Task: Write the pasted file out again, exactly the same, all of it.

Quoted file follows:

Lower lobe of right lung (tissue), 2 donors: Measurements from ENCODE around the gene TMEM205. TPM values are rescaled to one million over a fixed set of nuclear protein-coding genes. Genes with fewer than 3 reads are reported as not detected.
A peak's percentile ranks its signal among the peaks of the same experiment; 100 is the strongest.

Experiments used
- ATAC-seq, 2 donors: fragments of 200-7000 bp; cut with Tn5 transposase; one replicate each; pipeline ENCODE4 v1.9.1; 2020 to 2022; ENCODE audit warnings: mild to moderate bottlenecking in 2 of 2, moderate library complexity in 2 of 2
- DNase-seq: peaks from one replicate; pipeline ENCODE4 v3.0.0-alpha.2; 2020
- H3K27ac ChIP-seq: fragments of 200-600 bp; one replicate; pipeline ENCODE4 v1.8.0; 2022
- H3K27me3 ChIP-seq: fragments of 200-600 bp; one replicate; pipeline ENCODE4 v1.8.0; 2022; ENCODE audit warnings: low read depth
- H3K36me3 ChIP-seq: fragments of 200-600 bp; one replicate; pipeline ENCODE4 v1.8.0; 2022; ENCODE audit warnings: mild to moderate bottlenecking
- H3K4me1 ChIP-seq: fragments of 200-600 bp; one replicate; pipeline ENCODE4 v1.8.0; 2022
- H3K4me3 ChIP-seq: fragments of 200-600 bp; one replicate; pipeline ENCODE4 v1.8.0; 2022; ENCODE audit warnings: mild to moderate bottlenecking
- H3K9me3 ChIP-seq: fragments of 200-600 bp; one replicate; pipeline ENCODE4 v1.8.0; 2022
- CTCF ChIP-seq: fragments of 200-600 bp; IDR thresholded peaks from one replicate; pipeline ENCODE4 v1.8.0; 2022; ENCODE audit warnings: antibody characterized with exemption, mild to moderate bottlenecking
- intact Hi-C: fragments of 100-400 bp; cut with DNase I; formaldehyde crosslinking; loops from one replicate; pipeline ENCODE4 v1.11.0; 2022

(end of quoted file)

Lower lobe of right lung (tissue), 2 donors: Measurements from ENCODE around the gene TMEM205. TPM values are rescaled to one million over a fixed set of nuclear protein-coding genes. Genes with fewer than 3 reads are reported as not detected.
A peak's percentile ranks its signal among the peaks of the same experiment; 100 is the strongest.

Experiments used
- ATAC-seq, 2 donors: fragments of 200-7000 bp; cut with Tn5 transposase; one replicate each; pipeline ENCODE4 v1.9.1; 2020 to 2022; ENCODE audit warnings: mild to moderate bottlenecking in 2 of 2, moderate library complexity in 2 of 2
- DNase-seq: peaks from one replicate; pipeline ENCODE4 v3.0.0-alpha.2; 2020
- H3K27ac ChIP-seq: fragments of 200-600 bp; one replicate; pipeline ENCODE4 v1.8.0; 2022
- H3K27me3 ChIP-seq: fragments of 200-600 bp; one replicate; pipeline ENCODE4 v1.8.0; 2022; ENCODE audit warnings: low read depth
- H3K36me3 ChIP-seq: fragments of 200-600 bp; one replicate; pipeline ENCODE4 v1.8.0; 2022; ENCODE audit warnings: mild to moderate bottlenecking
- H3K4me1 ChIP-seq: fragments of 200-600 bp; one replicate; pipeline ENCODE4 v1.8.0; 2022
- H3K4me3 ChIP-seq: fragments of 200-600 bp; one replicate; pipeline ENCODE4 v1.8.0; 2022; ENCODE audit warnings: mild to moderate bottlenecking
- H3K9me3 ChIP-seq: fragments of 200-600 bp; one replicate; pipeline ENCODE4 v1.8.0; 2022
- CTCF ChIP-seq: fragments of 200-600 bp; IDR thresholded peaks from one replicate; pipeline ENCODE4 v1.8.0; 2022; ENCODE audit warnings: antibody characterized with exemption, mild to moderate bottlenecking
- intact Hi-C: fragments of 100-400 bp; cut with DNase I; formaldehyde crosslinking; loops from one replicate; pipeline ENCODE4 v1.11.0; 2022